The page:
MACON, Miss. -- Former hostage Thomas Hamill, back home Saturday after his three-week ordeal in Iraq, credited God and worldwide support for his survival and said the rebuilding mission that nearly cost him his life must continue.
"I knew I was going to make it. I knew I was coming home," Hamill told reporters before a prayer vigil held in his honor at the Noxubee County Court House. "I told the Lord to pick the time and place."
Speaking publicly for the first time since his early-morning return to Mississippi, Hamill said daily, multiple prayers reinforced faith that he would survive captivity.
The truck driver was wounded and captured when his convoy was ambushed April 9. He escaped May 2 from a farmhouse about 50 miles north of Baghdad, squeezing open a sheet-metal door and running after he heard U.S. military vehicles rumbling outside.
Hamill, 44, said his captors moved him many times throughout the Iraqi desert. He said he waited to be brought to an area with which he was familiar with the roads, and plotted to escape when his kidnappers left him alone.
Hamill initially hadn't planned to make any statements this weekend, but he changed his mind after viewing media coverage of his escape and return. Still, he said, "I want to keep this low-key.
"I just want to get back to some normalcy."
Hamill returned to Mississippi about 1 a.m. Saturday to a chorus of cheering family and friends.
On the day before Mother's Day, "It was the best gift I could get," said his wife, Kellie. The couple flew home together from Germany, where Thomas Hamill had been treated for an arm injury.
Hamill's first duty after landing was to hug his 12-year-old daughter, Tori, and his son, Thomas, 14.
Hamill, who works for Halliburton Corp. subsidiary KBR, said he would consider returning to the job in Iraq but worries about how it would affect his children.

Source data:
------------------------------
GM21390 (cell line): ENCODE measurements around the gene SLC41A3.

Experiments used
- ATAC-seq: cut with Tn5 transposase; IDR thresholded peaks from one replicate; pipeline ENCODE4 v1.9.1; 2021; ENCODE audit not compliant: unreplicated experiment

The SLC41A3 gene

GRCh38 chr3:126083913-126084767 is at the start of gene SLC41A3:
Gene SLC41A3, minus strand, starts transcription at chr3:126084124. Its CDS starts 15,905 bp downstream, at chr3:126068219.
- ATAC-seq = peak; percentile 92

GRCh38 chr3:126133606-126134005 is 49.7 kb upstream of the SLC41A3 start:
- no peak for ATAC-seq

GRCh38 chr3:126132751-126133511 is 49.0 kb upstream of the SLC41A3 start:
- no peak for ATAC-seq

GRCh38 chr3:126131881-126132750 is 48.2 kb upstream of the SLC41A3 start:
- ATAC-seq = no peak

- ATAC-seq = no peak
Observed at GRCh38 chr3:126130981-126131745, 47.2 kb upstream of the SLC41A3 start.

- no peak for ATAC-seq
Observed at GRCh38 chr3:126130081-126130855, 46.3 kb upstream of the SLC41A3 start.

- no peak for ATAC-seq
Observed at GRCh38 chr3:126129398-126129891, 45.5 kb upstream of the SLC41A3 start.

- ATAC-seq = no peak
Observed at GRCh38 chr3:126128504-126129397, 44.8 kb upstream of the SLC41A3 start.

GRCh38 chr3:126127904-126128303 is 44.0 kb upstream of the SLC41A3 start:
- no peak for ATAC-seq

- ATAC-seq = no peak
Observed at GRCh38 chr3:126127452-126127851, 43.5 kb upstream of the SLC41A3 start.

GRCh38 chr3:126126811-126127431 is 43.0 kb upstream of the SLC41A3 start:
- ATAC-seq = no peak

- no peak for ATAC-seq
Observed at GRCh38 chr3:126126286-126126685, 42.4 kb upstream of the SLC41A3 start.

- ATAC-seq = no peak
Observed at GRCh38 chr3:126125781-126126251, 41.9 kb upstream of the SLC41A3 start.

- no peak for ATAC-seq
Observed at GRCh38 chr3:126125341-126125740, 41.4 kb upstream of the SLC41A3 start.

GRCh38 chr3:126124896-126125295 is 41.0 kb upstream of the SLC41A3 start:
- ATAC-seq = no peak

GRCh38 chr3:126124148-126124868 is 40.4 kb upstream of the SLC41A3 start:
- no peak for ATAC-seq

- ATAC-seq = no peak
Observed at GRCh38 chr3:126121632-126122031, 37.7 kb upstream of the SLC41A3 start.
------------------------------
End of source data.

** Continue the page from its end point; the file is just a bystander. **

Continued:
"We got to get that country back on its feet," he said.
Hamill was among seven American contractors who disappeared after the April attack. The bodies of four have been found, and two workers remain missing. Two military men also vanished; one was later found dead and the other, Pfc. Keith M. Maupin of Batavia, Ohio, remains missing.
Earlier Saturday, Hamill released a statement through Halliburton, saying that he is praying for "my two missing colleagues, the safety of my friends and co-workers in Iraq as well as the families of those who have lost a loved one."
Saturday's vigil came after a day of quiet celebration at the Hamills' modest brick home, where yellow police tape kept waiting media crews off the lawn and red, white and blue balloons floated atop the mailbox.
"I was so thrilled just to see Tommy back on this side. Now if he can just get a little rest," said his grandmother, Vera Hamill, 92.
About 20 friends and family members attended a cookout at the home Saturday afternoon. Hamill came out to the back yard, holding up his wounded arm in greetings to those outside.
He and Kellie Hamill then walked around, arm in arm, greeting friends and family before joining others for the meal.
Hamill said earlier this week that he was particularly looking forward to quiet time with his children. As a result, Macon Mayor Dorothy Baker Hines said plans for a parade and other celebrations in his hometown were called off for now.
The news was a disappointment to some in this rural east Mississippi community of about 2,500.
"They prayed and had hopes up. They are glad he's home. They wanted to celebrate with him," said Tina Brooks, 36.
But Jesse Green, a family friend who visited the Hamills on Saturday, said Hamill "does not want to draw any attention to himself. He does not consider himself a hero."
After meeting with his family, one of the first things Hamill will have to deal with are letters and calls offering him movie and book deals.
"He's got mail about movie deals and all sorts of things," his mother, Phyllis Hamill, said Friday.
Hamill has made no decision about a book deal, said Stephen Goodwin, another family spokesman and part of the public relations team hired by former POW Jessica Lynch. Lynch received a book deal valued at $1 million and a network turned her story into a television movie.